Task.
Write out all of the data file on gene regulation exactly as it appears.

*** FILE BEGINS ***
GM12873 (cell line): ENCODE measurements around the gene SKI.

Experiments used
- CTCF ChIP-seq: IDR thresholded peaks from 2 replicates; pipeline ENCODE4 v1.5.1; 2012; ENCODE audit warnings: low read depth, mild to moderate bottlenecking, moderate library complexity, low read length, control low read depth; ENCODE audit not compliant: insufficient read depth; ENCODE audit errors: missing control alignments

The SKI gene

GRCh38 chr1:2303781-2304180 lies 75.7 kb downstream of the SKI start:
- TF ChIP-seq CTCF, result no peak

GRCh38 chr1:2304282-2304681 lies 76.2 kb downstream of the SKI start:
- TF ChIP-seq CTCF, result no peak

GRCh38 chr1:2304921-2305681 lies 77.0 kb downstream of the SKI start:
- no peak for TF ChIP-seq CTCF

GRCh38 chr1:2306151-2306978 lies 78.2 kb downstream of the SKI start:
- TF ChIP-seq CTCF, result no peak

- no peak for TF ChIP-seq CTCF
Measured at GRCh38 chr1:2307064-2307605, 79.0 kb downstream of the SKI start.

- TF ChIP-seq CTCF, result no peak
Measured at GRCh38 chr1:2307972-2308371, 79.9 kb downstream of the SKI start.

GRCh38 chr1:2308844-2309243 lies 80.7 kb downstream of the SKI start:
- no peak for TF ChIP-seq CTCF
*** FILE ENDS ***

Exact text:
GM12873 (cell line): ENCODE measurements around the gene SKI.

Experiments used
- CTCF ChIP-seq: IDR thresholded peaks from 2 replicates; pipeline ENCODE4 v1.5.1; 2012; ENCODE audit warnings: low read depth, mild to moderate bottlenecking, moderate library complexity, low read length, control low read depth; ENCODE audit not compliant: insufficient read depth; ENCODE audit errors: missing control alignments

The SKI gene

GRCh38 chr1:2303781-2304180 lies 75.7 kb downstream of the SKI start:
- TF ChIP-seq CTCF, result no peak

GRCh38 chr1:2304282-2304681 lies 76.2 kb downstream of the SKI start:
- TF ChIP-seq CTCF, result no peak

GRCh38 chr1:2304921-2305681 lies 77.0 kb downstream of the SKI start:
- no peak for TF ChIP-seq CTCF

GRCh38 chr1:2306151-2306978 lies 78.2 kb downstream of the SKI start:
- TF ChIP-seq CTCF, result no peak

- no peak for TF ChIP-seq CTCF
Measured at GRCh38 chr1:2307064-2307605, 79.0 kb downstream of the SKI start.

- TF ChIP-seq CTCF, result no peak
Measured at GRCh38 chr1:2307972-2308371, 79.9 kb downstream of the SKI start.

GRCh38 chr1:2308844-2309243 lies 80.7 kb downstream of the SKI start:
- no peak for TF ChIP-seq CTCF